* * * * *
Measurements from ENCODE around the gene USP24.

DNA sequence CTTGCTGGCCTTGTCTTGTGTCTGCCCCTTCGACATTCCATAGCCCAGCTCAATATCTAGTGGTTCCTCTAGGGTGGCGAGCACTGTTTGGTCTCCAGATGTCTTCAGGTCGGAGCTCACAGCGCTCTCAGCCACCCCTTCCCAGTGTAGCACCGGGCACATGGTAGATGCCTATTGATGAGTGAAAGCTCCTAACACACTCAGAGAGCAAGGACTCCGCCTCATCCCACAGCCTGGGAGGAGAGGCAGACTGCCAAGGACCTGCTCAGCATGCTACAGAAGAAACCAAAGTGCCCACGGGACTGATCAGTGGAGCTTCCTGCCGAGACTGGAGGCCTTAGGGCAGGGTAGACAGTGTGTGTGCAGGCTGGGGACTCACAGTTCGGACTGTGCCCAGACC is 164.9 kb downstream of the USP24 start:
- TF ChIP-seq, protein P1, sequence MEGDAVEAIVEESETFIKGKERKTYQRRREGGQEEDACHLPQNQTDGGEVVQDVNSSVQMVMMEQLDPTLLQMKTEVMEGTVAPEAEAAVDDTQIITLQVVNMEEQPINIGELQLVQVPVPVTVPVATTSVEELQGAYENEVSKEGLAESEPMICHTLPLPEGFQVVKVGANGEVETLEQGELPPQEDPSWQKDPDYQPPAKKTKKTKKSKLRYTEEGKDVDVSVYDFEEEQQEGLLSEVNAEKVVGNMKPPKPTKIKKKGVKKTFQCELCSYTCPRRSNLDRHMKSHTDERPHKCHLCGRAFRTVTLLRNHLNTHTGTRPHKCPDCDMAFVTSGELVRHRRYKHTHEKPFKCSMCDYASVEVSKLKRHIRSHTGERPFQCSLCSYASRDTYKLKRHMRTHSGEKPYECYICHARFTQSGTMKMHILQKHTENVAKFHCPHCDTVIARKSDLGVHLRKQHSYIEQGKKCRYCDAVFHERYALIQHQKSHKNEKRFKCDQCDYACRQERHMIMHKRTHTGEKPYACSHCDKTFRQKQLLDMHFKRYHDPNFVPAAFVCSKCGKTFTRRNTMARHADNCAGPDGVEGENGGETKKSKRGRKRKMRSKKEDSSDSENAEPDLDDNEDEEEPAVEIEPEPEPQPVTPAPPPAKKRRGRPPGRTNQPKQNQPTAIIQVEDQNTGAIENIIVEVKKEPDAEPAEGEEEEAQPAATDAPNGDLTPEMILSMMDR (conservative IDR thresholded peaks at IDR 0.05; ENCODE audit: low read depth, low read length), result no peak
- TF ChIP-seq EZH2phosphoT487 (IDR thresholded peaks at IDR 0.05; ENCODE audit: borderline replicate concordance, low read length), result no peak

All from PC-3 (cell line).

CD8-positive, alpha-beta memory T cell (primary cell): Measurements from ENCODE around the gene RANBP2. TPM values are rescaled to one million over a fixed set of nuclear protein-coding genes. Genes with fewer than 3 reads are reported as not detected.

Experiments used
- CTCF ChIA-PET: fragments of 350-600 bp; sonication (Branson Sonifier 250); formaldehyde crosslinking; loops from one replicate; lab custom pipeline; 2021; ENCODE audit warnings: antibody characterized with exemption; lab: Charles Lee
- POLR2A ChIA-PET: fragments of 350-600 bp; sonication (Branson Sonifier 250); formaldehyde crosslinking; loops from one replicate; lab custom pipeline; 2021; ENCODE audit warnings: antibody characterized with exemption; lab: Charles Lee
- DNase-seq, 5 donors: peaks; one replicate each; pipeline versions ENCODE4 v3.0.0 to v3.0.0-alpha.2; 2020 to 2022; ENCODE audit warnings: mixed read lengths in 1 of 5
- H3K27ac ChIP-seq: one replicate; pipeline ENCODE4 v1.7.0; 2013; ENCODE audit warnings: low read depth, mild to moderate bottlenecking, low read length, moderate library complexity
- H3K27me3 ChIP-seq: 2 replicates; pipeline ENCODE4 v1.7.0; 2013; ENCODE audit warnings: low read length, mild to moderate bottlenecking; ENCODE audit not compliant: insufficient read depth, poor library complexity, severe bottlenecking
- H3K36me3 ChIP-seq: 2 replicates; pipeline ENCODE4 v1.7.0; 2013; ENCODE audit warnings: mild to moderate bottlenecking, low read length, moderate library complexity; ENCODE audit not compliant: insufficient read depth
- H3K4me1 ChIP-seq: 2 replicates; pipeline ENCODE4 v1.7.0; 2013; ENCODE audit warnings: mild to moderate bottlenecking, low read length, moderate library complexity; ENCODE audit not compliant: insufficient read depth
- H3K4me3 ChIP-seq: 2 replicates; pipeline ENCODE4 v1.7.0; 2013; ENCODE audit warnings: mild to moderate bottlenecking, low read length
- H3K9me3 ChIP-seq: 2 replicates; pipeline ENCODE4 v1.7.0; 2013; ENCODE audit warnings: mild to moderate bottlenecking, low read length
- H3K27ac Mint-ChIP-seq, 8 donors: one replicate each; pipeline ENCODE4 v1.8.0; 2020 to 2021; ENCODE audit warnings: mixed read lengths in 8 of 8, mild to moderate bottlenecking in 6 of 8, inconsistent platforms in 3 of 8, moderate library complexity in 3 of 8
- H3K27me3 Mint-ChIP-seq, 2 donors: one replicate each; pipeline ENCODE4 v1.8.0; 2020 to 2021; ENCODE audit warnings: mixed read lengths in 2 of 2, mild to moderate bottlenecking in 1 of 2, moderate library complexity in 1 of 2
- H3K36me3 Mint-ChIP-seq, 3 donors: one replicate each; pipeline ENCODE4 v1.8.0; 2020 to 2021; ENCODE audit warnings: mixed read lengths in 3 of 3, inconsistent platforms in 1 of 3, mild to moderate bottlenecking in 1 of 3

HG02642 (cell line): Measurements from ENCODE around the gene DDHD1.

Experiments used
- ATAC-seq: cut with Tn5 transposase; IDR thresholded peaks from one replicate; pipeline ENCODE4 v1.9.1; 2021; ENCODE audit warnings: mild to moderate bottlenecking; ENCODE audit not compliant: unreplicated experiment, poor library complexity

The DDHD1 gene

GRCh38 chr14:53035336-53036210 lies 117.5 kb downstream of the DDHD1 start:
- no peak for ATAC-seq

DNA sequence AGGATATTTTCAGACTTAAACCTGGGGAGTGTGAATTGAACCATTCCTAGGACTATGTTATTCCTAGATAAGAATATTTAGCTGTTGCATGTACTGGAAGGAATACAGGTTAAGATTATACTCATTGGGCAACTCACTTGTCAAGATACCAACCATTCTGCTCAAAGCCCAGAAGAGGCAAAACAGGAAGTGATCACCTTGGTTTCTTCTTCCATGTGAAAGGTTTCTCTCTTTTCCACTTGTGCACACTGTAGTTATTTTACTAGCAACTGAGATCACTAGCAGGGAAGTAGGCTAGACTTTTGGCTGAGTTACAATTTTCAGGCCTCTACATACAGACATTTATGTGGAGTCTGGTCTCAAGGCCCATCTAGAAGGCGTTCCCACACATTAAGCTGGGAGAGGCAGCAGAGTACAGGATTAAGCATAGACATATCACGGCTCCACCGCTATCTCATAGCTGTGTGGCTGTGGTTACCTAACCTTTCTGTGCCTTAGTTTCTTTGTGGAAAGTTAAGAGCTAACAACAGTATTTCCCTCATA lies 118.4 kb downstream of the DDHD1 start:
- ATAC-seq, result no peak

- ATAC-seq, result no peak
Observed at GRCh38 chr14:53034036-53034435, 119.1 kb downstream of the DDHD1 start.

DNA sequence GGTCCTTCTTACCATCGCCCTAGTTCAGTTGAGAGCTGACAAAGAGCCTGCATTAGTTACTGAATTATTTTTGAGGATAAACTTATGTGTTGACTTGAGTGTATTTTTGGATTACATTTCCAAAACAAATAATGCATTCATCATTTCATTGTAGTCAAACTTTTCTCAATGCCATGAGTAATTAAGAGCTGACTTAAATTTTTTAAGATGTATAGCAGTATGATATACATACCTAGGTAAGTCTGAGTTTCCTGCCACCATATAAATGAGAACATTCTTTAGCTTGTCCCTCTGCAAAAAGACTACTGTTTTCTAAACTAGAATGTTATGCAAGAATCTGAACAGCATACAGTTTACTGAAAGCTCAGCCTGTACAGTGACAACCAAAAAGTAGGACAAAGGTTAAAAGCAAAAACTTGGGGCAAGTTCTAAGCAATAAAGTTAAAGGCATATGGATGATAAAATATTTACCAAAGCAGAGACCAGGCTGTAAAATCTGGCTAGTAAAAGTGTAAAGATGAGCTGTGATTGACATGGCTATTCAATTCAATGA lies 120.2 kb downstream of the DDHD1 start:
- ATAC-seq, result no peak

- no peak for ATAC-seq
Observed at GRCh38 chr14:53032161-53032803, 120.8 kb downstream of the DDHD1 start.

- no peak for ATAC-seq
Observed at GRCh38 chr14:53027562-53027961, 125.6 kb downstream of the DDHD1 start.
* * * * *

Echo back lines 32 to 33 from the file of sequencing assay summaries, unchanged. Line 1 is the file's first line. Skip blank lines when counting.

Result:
- no peak for ATAC-seq
Observed at GRCh38 chr14:53032161-53032803, 120.8 kb downstream of the DDHD1 start.